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No, this is not your twelfth grade health class, nor is this an outtake from you biology textbook. There will be no talk of the “birds and the bees” and where babies truly come from…if you do not know where that is, then I suggest finding out first before proceeding. Actually, on second thoughts, if you do not know where babies come from, you are too young to be reading this blog. One day you will understand.
I now address those of you who know that you did not magically appear on your parent’s doorstep by a stork or somehow originate from a cabbage patch (I never did quite understand that theory…). I am going to talk about sex and ED.
First let me say that when I refer to “sex” I am meaning any form of physical relation with a member of the opposite (or the same) gender. I do not think it necessary to start delving in to how far I have or haven’t gone or how far you should or shouldn’t go – these details are irrelevant to the topic of this blog, so I will simply pass over them.
Instead, I will focus on how ED plays a part in our sexual life.
I will start with a story.
It happened at the beach. I was spending a relaxing Saturday afternoon with a friend reading books and basking in the early summer sun when almost out of nowhere, in an act that was quite out of character for me, I made a strong pass at him and it was not received well. It didn’t take long for me to realize the destructive abilities I was capable of; in one moment, with one impulsive action, I had cheapened a friendship.
And although he did give me a second chance, I realize that second chances don’t always come along.
As I have reflected more on this topic, I have noticed that the majority of my relationships have been highly focused on the physical aspects and I have come to realize that this all goes back to body image (which, as we know, goes back to ED).
See when it comes to sex, ED uses insecurities with body image in two different ways; you may be so insecure about your body that you abstain completely and even fear physical contact and/or you may attempt to build up your self-esteem by being extremely physical with one (or many) partners so that you feel your body is “loved” or “needed”.
Both of these behaviours are unhealthy.
I have been in both situations. I have been the girl who doesn’t want any guy to touch her or see her because she is ashamed of how she looks, and I have also been the girl that put all emphasis on the physical aspect of the relationship, neglecting the more important aspects such as communication and companionship.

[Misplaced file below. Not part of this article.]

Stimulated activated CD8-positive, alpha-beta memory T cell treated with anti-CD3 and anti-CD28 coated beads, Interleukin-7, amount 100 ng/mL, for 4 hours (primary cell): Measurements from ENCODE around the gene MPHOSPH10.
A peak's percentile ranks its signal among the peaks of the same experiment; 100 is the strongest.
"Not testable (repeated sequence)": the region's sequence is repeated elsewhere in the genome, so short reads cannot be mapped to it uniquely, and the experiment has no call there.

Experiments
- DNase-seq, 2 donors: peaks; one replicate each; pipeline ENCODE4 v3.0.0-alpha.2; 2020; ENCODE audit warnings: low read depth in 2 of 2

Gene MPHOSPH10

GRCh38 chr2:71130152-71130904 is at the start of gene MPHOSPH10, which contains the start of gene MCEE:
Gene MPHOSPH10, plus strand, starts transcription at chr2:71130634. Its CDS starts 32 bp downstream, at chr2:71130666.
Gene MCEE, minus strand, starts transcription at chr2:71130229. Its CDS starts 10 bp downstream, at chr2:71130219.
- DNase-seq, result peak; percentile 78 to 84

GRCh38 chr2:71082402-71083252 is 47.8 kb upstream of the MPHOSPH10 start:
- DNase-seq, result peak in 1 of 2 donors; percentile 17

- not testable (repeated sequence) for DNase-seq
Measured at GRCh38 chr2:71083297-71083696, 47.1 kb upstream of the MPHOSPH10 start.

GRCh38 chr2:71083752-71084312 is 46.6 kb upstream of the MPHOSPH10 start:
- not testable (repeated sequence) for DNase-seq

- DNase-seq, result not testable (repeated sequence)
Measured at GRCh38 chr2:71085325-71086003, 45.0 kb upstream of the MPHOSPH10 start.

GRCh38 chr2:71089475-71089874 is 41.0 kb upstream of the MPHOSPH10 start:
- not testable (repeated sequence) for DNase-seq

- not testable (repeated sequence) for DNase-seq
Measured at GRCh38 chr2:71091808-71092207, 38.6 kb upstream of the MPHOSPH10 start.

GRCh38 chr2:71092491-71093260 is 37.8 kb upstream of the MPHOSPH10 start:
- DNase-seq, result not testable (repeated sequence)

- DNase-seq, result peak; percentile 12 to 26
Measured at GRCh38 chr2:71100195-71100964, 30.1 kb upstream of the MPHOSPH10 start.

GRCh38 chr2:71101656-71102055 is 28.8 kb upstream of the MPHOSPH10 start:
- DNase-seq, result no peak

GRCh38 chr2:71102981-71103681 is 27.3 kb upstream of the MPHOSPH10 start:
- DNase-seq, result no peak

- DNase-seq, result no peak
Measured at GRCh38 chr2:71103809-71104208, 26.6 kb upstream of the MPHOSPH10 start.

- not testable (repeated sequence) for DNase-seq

I have stayed in relationships that were unhealthy, simply because I have not wanted to give up the physical aspect and I have turned healthy relationships into something unhealthy by focusing only on my own need to be needed in a physical way.
Here is the honest truth, and it is something I have only just come to realize in the past week – up until recently I have allowed my own self-image to be dependent on whether or not guys wanted me and I have used their approval of my body as the only means by which I will approve of my body.
This is SO wrong.
I am doing myself a HUGE disservice.
My self-worth is not found in how many guys want to be with me and relationships are not meant to be based on sex simply as a way for me to build up my own self-esteem.
That is a lie! I am worth more than that.
You are worth more than that.
Don’t leave it to guys to make you feel beautiful and don’t shy away from guys because you feel you are not. You are beautiful whether the guy who sits across from you in math class kisses you at the party or not. You are beautiful whether the girl from your PE class knows your name or not. You are beautiful whether you and your boyfriend invest in the physical side of your relationship constantly or only on occasion.
You are beautiful.
You don’t need anybody to validate your body.
If you don’t like yourself without a guy, you won’t like yourself ten guys from now.
If you hide your body out of shame and don’t let your boyfriend hug you, what does that accomplish?
You are beautiful.
So whether you choose to have sex or not, or to be physical or not, is entirely up to you – just leave ED out of the deciding process.
Don’t let ED make decisions for you.
Don’t compromise friendships. Don’t abuse relationships. Don’t stay with someone because you are afraid of being alone.
And if you’re feeling insecure, don’t hit on your friend at the beach…
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Lauren is the Founder and Editor of Libero. She started Libero in April 2010, when she shared her story about her struggles with an eating disorder and depression. Now Lauren uses her writing and videos to advocate mental health and body positivity. In her spare time, she enjoys makeup artistry, playing Nintendo, and taking selfies with her furbaby, Zoey.
SITE DISCLAIMER: The opinions and information shared in this article or any other Content on our site may not represent that of Libero Network Society. We hold no liability for any harm that may incur from reading content on our site. Please always consult your own medical professionals before making any changes to your medication, activities, or recovery process. Libero does not provide emergency support. If you are in crisis, please call 1-800-784-2433 or another helpline or 911.